Two osprey chicks have been fitted with satellite tags in a bid to discover where they spend the winter after leaving their Lake District birthplace.
The six-week-old males will stay in the vicinity of Bassenthwaite Lake with their father until early September, before migrating south.
Solar-powered transmitters, kitted out with GPS technology, have been attached by a harness, like a tiny rucksack.
Experts believe the birds spend the winter in Africa.
The transmitters are programmed to take readings at hourly intervals, and record the speed, altitude and course of the bird.
Pete Davies, of the Lake District Osprey Project, said: "We think that the birds will go to Africa but we can't be sure.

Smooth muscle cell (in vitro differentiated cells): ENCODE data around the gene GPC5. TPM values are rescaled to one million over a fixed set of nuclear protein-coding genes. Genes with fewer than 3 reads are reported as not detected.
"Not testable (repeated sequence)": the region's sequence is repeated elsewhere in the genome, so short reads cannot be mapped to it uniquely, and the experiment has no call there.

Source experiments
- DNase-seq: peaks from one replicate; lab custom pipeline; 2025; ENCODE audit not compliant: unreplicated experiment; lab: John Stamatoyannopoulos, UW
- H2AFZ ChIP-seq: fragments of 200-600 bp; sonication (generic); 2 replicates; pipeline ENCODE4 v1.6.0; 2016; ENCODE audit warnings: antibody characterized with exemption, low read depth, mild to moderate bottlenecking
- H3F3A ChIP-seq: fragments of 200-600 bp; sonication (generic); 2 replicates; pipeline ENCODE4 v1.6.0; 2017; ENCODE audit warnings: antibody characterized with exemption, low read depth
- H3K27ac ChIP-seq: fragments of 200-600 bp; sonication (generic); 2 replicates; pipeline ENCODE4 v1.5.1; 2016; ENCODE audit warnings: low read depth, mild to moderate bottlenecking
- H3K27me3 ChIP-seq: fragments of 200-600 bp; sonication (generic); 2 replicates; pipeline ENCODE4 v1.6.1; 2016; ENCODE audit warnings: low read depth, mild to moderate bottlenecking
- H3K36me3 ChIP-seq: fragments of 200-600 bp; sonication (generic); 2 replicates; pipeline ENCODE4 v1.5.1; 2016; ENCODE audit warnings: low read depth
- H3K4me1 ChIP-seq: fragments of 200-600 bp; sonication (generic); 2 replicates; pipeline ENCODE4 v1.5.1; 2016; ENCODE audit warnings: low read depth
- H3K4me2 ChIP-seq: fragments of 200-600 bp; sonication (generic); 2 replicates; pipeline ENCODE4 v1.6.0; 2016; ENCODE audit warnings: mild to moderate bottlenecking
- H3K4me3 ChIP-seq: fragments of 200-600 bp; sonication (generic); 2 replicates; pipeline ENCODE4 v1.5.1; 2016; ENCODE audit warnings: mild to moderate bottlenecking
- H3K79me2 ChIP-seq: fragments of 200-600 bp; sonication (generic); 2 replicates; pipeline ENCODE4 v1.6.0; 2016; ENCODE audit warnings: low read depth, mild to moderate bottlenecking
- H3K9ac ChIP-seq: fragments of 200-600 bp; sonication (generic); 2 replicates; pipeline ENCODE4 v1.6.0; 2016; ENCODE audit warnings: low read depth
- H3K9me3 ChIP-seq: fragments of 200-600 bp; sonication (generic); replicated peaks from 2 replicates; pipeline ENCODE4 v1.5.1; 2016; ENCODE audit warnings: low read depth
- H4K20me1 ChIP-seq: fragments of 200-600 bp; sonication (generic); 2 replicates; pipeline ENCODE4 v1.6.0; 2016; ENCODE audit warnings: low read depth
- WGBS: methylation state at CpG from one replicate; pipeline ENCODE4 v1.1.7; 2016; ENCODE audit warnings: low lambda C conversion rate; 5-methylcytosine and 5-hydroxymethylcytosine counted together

"It will be fantastic to find out exactly where they end up, how long it takes them to get there and which route they take.
"We will also be able to see where they go when they head northwards in March next year.
He added: "Tracking the ospreys is the perfect way to celebrate the 10th successive breeding season at Bassenthwaite."
In 2001, a male osprey became the first to nest in the Lakes in 150 years.
Since then, it has returned to Bassenthwaite each year, raising nine broods with two different females.